All of these studies highlight the need for early and ongoing monitoring at sites of accidental radiation release. “Detailed analyses of genetic impacts to natural populations could provide the information needed to predict recovery times for wild communities at Fukushima as well as any sites of future nuclear accidents,” Mousseau said. “There is an urgent need for greater investment in basic scientific research of the wild animals and plants of Fukushima.”

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Rosemary and oregano contain diabetes-fighting compounds

Released on EurekAlert! On July 23, 2014


The popular culinary herbs oregano and rosemary are packed with healthful compounds, and now lab tests show they could work in much the same way as prescription anti-diabetic medication, scientists report. In their new study published in ACS’ Journal of Agricultural and Food Chemistry, they found that how the herbs are grown makes a difference, and they also identified which compounds contribute the most to this promising trait.

Elvira Gonzalez de Mejia and colleagues point out that in 2012, type-2 diabetes affected more than 8 percent of Americans and cost the country $175 billion. Some people can manage the disease with exercise and changes to their diet, and others take medication. But not everyone can stick to a new lifestyle or afford the prescription drugs necessary to keep their blood-sugar level in check. Recent research has shown that herbs could provide a natural way to help lower glucose in blood. So Gonzalez de Mejia’s team decided to take a closer look.

They tested four different herbs, either greenhouse-grown or dried commercial versions, for their ability to interfere with a diabetes-related enzyme, which is also a target of a prescription drug for the disease.

They found that greenhouse herbs contained more polyphenols and flavonoids compared to the equivalent commercial herbs. But this didn’t affect the concentration required to inhibit the enzyme. Commercial extracts of Greek oregano, Mexican oregano and rosemary were better inhibitors of the enzyme, required to reduce risk of type-2 diabetes, than greenhouse-grown herbs. The researchers say more studies are needed to understand the role of these compounds in reducing the risk of type-2 diabetes in humans.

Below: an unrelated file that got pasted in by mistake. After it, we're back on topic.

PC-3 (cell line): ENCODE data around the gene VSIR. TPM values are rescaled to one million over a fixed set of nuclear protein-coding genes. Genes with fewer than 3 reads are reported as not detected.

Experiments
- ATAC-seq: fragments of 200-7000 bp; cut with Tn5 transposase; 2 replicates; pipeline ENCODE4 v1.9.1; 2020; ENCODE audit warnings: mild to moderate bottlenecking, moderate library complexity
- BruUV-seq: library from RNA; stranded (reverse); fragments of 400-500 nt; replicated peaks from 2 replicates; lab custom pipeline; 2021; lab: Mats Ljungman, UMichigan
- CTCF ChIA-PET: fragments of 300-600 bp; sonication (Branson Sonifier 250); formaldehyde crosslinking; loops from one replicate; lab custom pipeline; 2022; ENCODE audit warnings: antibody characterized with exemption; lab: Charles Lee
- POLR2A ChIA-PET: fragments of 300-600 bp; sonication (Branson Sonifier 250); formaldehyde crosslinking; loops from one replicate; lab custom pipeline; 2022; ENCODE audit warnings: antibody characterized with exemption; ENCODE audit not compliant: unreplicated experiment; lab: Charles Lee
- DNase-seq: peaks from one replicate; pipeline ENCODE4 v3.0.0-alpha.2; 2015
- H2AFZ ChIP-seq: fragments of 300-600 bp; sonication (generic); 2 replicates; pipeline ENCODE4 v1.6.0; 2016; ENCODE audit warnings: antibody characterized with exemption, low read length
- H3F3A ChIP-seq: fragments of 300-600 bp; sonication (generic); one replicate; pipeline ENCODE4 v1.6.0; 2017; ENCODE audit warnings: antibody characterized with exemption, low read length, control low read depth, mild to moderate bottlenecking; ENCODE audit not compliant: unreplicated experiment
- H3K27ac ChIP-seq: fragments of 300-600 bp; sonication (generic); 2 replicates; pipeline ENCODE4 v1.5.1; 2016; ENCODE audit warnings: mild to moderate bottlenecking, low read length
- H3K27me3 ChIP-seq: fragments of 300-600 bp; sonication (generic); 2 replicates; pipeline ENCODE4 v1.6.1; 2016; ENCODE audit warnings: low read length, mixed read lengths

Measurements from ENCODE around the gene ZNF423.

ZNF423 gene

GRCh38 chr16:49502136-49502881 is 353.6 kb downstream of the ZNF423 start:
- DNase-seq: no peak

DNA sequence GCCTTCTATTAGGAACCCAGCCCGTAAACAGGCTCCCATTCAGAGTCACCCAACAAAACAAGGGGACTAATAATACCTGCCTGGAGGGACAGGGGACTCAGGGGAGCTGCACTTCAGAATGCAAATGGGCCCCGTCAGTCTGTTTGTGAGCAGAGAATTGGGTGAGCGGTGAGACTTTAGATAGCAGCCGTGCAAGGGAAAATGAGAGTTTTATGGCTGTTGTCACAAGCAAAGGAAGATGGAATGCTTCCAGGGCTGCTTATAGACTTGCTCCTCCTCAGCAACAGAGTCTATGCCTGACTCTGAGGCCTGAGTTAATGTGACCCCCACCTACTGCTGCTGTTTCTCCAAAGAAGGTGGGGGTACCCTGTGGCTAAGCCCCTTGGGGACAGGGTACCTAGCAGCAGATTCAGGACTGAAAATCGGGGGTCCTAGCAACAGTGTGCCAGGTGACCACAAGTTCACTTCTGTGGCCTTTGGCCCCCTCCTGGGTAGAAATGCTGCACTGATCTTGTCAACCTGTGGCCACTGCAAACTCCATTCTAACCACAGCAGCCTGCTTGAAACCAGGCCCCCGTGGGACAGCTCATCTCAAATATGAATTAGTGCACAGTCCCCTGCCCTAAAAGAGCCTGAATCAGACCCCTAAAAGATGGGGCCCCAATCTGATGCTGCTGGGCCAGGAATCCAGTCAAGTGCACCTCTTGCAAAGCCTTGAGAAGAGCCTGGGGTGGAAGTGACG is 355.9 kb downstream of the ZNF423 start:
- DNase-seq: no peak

# # #

The American Chemical Society is a nonprofit organization chartered by the U.S. Congress. With more than 161,000 members, the ACS is the world’s largest scientific society and a global leader in providing access to chemistry-related research through its multiple databases, peer-reviewed journals, and scientific conferences. Its main offices are in Washington, D.C., and Columbus, Ohio.

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Easy Ways To Boost Cell Turnover

Posted on NEWBEAUTY THE BEAUTY AUTHORITY on Friday, April 27, 2012 by NewBeauty Editors


Cell renewal is an important element in keeping your skin glowing. When the rate at which cells are used and renewed slows down, the result is older-looking skin, typically caused by inflammation or environmental stress. While aging also plays a part in slowing down your cell turnover, there are some things you can do to keep those skin cells happy and healthy. Here are a few places to start: 

Look for powerful ingredients
Because skin cell renewal is slowed with free radical and sun damage, vitamin C can be a strong ally to your cells. When applied to the skin, it can help fend off damage. In addition, alpha lipoic acid may also help protect the cells from inflammation. Retinoid is another powerful ingredient, and at prescription strength, can increase cell turnover and, after a few month’s use, can even help to clear age spots caused by sun damage. 

Make better food choices
What you eat directly affects the livelihood of your cells. Sugar will boost inflammation’s damaging effects, but eating good fats and oils, like tuna, salmon, soybeans, tofu, olive oil and avocado, help regulate cell metabolism, boost cellular repair and suppress inflammation. 

Take smart supplements
Vitamin E helps to prevent oxidative damage and protects cell membranes, which makes it an essential vitamin to include. Vitamins A, C, K and B are also vital to repairing, protecting and renewing skin cells. A good multivitamin with a variety of nutrients can be a good way to hit all the bases. 

See the original article where some more useful information about cell turnover.  

Riding and dining in style: Trains that offer local food, sights

Posted on The Japan Times by The Yomiuri Shimbun on August 12, 2014
Passengers eat lunch on Kitakinki Tango Railway’s Tango Kuromatsu train.

The Yomiuri Shimbun

The Yomiuri Shimbun“Gourmet sightseeing trains” that run on local lines across the nation are a hot trend, allowing passengers to go sightseeing while dining on authentic dishes using locally produced ingredients.

As many of them operate only on weekends or limited schedules, seats are sometimes very difficult to reserve. The concept of dining leisurely while enjoying the scenery seen from a train window, which has broad appeal, has contributed to a recovery in the declining number of riders on local trains.

Shikoku Railway Co. began operating the Iyonada Monogatari sightseeing train on July 26. On weekends and national holidays, the train travels mainly around the coastal area of Ehime Prefecture. The two-car train with a capacity of 50 passengers was remodeled at a cost of about ¥150 million.


Iyonada Monogatari train at JR Matsuyama Station 

On its inaugural day, family passengers boarded the train at Matsuyama Station.

“This line hasn’t been profitable, so I hope many people will ride the train and enjoy the splendid landscape along the railway track,” said JR Shikoku President Masafumi Izumi at the inauguration ceremony held at the station in the morning.